We believe that after experimenting with our brand-new recipe, your opinion of pumpkin will have changed dramatically. In addition, we have thought of making this dish complete, with a source of vegetable protein, white beans, which will make it a protein dish despite the absence of meat. Some of you might think that pumpkin soup could be tasteless and uninspiring. You will love the taste so much that you will never throw away the decorative pumpkin(s) used for the candy party again. Happy Halloween to you all, and may the pumpkin be your new healthy fall treat!


High Protein Deluxe Pumpkin Soup

Ingredients (roasted pumpkin):

-1 large pumpkin or 2 medium pumpkins
– olive oil
– Hotplates
– Parchment or aluminum paper
– 1 tablespoon of Club House pumpkin spice blend or other
-1/2 teaspoon each, in equal parts: cinnamon, nutmeg, ginger, allspice
(1 tablespoon of the house mix)

* Take note of the house spice blend suggested above; you will have enough left over to cook something else, or even add some more to this delicious soup! Remember, pumpkins that have been used as decorations can lend themselves to the occasion to reduce waste!

Ingredients (other):

– 2 to 4 tablespoons of olive or coconut oil
– 1 medium onion or 2 leek whites cut into coarse slices
– 4-5 whole and peeled garlic cloves
– 2 medium carrots cut into large sections
– 1 can (15 ounces) of white beans, well rinsed and drained (about 2 cups)
– 4 1/2 to 5 cups of our oven-roasted pumpkin puree
– 4 to 6 cups of chicken or vegetable broth or water
– 2 teaspoons of kosher salt or 3 teaspoons of sea salt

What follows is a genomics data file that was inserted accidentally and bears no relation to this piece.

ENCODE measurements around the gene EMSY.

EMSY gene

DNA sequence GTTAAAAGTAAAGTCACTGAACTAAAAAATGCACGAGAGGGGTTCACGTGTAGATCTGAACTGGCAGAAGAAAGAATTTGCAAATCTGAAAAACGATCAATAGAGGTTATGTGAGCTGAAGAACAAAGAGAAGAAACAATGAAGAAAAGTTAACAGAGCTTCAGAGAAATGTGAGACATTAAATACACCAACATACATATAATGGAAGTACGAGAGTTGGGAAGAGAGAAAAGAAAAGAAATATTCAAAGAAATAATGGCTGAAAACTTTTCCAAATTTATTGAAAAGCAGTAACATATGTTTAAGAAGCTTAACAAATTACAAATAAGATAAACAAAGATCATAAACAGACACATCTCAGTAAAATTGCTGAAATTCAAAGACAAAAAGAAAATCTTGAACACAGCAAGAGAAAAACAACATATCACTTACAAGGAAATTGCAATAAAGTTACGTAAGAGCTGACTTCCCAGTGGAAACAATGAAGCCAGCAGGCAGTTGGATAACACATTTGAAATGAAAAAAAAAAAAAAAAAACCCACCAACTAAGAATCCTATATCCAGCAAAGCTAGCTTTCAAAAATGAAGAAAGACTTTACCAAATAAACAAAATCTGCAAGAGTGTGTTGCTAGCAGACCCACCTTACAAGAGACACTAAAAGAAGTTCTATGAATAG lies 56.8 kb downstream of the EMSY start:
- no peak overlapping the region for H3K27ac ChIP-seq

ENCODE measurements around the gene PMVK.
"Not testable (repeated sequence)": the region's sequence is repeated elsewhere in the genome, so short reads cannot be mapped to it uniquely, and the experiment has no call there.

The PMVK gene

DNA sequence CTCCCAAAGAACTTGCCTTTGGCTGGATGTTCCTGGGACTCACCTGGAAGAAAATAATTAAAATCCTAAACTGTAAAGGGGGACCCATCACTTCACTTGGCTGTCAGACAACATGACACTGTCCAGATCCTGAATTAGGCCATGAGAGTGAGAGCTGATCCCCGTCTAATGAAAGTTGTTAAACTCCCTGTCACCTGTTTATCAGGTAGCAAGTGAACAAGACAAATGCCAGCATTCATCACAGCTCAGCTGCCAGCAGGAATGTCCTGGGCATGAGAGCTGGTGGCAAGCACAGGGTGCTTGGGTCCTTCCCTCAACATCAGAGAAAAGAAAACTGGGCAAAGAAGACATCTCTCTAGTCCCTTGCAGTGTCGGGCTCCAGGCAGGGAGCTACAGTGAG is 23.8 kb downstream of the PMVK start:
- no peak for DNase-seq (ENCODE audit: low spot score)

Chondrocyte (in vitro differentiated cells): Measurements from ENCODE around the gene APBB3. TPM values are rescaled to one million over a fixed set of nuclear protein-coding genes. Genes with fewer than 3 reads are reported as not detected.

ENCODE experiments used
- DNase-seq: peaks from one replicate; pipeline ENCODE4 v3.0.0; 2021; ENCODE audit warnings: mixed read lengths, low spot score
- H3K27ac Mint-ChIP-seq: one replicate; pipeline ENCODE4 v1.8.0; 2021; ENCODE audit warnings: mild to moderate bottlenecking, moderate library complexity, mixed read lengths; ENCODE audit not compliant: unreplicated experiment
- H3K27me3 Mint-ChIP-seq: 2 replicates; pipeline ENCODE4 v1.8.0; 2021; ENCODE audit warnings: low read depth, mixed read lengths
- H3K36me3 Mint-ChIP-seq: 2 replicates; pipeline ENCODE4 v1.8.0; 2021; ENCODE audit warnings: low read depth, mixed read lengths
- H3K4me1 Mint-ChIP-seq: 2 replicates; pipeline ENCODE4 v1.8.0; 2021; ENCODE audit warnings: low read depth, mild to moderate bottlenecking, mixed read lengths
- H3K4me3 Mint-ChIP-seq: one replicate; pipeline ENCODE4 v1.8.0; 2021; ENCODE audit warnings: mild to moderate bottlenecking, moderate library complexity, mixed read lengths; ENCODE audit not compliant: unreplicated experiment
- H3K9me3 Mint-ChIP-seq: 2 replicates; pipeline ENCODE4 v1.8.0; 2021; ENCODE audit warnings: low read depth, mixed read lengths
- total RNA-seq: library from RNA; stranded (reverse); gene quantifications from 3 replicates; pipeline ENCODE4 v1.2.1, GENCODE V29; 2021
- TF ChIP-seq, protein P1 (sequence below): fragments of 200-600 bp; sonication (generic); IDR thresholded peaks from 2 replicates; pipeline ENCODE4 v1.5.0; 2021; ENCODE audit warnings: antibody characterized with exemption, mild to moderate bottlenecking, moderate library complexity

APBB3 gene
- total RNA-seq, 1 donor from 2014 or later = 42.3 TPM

– 1/2 teaspoon of freshly ground black pepper
– 1 teaspoon of ground turmeric
– 1 teaspoon of Club House pumpkin spice, homemade spice mix, or cinnamon
– 1/2 to 3/4 cups of orange juice (optional, but highly recommended)
– 1/4 to 1/2 cup of dark maple syrup
– Pecans cut into pieces and/or peeled green pumpkin seeds (for serving)



1) Preheat the oven to 400 degrees Fahrenheit. Cover your baking sheet(s) with parchment or foil paper. Cut your pumpkin(s) in half, then cut them into two or four pieces; this will possibly depend on the type of pumpkin used; place them on the baking sheet(s) when the task is completed, remembering that the bark side should be on the baking sheet, pulp side up. In a small bowl, combine olive oil with the tablespoon of your chosen spices (Club House or homemade). Using a brush, brush generously the squash pieces, after which you will cook the pumpkin for 40 minutes to 1 hour maximum, if the result is satisfactory after half an hour, that will be fine too. The flesh should be soft so that it can be easily pulled from the peel; you can do a test using a tablespoon.